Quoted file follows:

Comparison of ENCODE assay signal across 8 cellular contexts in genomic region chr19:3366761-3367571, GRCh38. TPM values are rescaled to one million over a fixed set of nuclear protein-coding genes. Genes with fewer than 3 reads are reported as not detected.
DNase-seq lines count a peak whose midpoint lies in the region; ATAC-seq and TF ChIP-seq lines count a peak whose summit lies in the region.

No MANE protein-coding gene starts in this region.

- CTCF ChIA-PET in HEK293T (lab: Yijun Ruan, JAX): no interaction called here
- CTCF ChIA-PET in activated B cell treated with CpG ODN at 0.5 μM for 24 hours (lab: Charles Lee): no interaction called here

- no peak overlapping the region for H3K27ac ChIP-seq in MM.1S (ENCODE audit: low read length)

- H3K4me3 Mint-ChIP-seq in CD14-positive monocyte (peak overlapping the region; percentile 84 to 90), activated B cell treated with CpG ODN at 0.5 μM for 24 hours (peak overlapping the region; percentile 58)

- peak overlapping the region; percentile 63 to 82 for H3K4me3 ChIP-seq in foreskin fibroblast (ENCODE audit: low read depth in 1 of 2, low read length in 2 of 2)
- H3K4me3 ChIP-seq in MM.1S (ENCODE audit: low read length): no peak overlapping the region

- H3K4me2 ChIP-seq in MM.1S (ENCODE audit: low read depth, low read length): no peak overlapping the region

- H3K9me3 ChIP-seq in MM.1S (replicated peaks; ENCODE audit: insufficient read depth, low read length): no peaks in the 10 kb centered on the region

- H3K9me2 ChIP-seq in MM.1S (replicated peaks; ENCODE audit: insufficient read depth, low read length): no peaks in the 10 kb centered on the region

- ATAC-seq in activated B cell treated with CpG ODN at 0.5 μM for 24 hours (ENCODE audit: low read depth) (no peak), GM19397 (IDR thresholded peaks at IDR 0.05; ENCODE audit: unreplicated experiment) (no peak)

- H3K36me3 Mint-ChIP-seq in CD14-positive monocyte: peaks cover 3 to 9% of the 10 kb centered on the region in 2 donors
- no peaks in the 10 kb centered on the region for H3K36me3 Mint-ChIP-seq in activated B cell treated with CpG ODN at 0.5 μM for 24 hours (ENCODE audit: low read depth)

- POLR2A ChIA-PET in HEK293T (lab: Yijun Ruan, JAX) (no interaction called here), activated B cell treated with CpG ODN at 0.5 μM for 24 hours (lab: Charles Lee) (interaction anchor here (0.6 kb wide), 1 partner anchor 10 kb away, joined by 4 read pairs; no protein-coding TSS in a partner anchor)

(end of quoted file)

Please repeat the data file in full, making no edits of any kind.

Comparison of ENCODE assay signal across 8 cellular contexts in genomic region chr19:3366761-3367571, GRCh38. TPM values are rescaled to one million over a fixed set of nuclear protein-coding genes. Genes with fewer than 3 reads are reported as not detected.
DNase-seq lines count a peak whose midpoint lies in the region; ATAC-seq and TF ChIP-seq lines count a peak whose summit lies in the region.

No MANE protein-coding gene starts in this region.

- CTCF ChIA-PET in HEK293T (lab: Yijun Ruan, JAX): no interaction called here
- CTCF ChIA-PET in activated B cell treated with CpG ODN at 0.5 μM for 24 hours (lab: Charles Lee): no interaction called here

- no peak overlapping the region for H3K27ac ChIP-seq in MM.1S (ENCODE audit: low read length)

- H3K4me3 Mint-ChIP-seq in CD14-positive monocyte (peak overlapping the region; percentile 84 to 90), activated B cell treated with CpG ODN at 0.5 μM for 24 hours (peak overlapping the region; percentile 58)

- peak overlapping the region; percentile 63 to 82 for H3K4me3 ChIP-seq in foreskin fibroblast (ENCODE audit: low read depth in 1 of 2, low read length in 2 of 2)
- H3K4me3 ChIP-seq in MM.1S (ENCODE audit: low read length): no peak overlapping the region

- H3K4me2 ChIP-seq in MM.1S (ENCODE audit: low read depth, low read length): no peak overlapping the region

- H3K9me3 ChIP-seq in MM.1S (replicated peaks; ENCODE audit: insufficient read depth, low read length): no peaks in the 10 kb centered on the region

- H3K9me2 ChIP-seq in MM.1S (replicated peaks; ENCODE audit: insufficient read depth, low read length): no peaks in the 10 kb centered on the region

- ATAC-seq in activated B cell treated with CpG ODN at 0.5 μM for 24 hours (ENCODE audit: low read depth) (no peak), GM19397 (IDR thresholded peaks at IDR 0.05; ENCODE audit: unreplicated experiment) (no peak)

- H3K36me3 Mint-ChIP-seq in CD14-positive monocyte: peaks cover 3 to 9% of the 10 kb centered on the region in 2 donors
- no peaks in the 10 kb centered on the region for H3K36me3 Mint-ChIP-seq in activated B cell treated with CpG ODN at 0.5 μM for 24 hours (ENCODE audit: low read depth)

- POLR2A ChIA-PET in HEK293T (lab: Yijun Ruan, JAX) (no interaction called here), activated B cell treated with CpG ODN at 0.5 μM for 24 hours (lab: Charles Lee) (interaction anchor here (0.6 kb wide), 1 partner anchor 10 kb away, joined by 4 read pairs; no protein-coding TSS in a partner anchor)